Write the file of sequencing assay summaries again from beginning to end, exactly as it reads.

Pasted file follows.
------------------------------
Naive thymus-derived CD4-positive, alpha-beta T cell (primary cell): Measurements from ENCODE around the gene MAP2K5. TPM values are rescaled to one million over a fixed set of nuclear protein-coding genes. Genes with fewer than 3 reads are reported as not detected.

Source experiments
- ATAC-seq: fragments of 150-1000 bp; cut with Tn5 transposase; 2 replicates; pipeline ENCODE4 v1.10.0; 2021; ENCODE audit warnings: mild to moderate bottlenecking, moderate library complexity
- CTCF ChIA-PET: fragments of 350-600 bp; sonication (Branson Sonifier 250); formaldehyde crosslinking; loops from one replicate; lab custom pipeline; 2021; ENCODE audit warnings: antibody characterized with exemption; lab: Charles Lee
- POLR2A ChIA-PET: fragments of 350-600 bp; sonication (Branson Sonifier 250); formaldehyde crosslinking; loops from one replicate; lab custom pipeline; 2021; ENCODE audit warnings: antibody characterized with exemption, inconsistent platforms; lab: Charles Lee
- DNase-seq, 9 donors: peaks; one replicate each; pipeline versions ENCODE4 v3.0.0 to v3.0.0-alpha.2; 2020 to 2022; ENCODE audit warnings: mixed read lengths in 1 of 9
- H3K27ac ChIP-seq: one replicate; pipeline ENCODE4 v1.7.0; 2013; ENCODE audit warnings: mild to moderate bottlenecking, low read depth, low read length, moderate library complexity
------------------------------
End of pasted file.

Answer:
Naive thymus-derived CD4-positive, alpha-beta T cell (primary cell): Measurements from ENCODE around the gene MAP2K5. TPM values are rescaled to one million over a fixed set of nuclear protein-coding genes. Genes with fewer than 3 reads are reported as not detected.

Source experiments
- ATAC-seq: fragments of 150-1000 bp; cut with Tn5 transposase; 2 replicates; pipeline ENCODE4 v1.10.0; 2021; ENCODE audit warnings: mild to moderate bottlenecking, moderate library complexity
- CTCF ChIA-PET: fragments of 350-600 bp; sonication (Branson Sonifier 250); formaldehyde crosslinking; loops from one replicate; lab custom pipeline; 2021; ENCODE audit warnings: antibody characterized with exemption; lab: Charles Lee
- POLR2A ChIA-PET: fragments of 350-600 bp; sonication (Branson Sonifier 250); formaldehyde crosslinking; loops from one replicate; lab custom pipeline; 2021; ENCODE audit warnings: antibody characterized with exemption, inconsistent platforms; lab: Charles Lee
- DNase-seq, 9 donors: peaks; one replicate each; pipeline versions ENCODE4 v3.0.0 to v3.0.0-alpha.2; 2020 to 2022; ENCODE audit warnings: mixed read lengths in 1 of 9
- H3K27ac ChIP-seq: one replicate; pipeline ENCODE4 v1.7.0; 2013; ENCODE audit warnings: mild to moderate bottlenecking, low read depth, low read length, moderate library complexity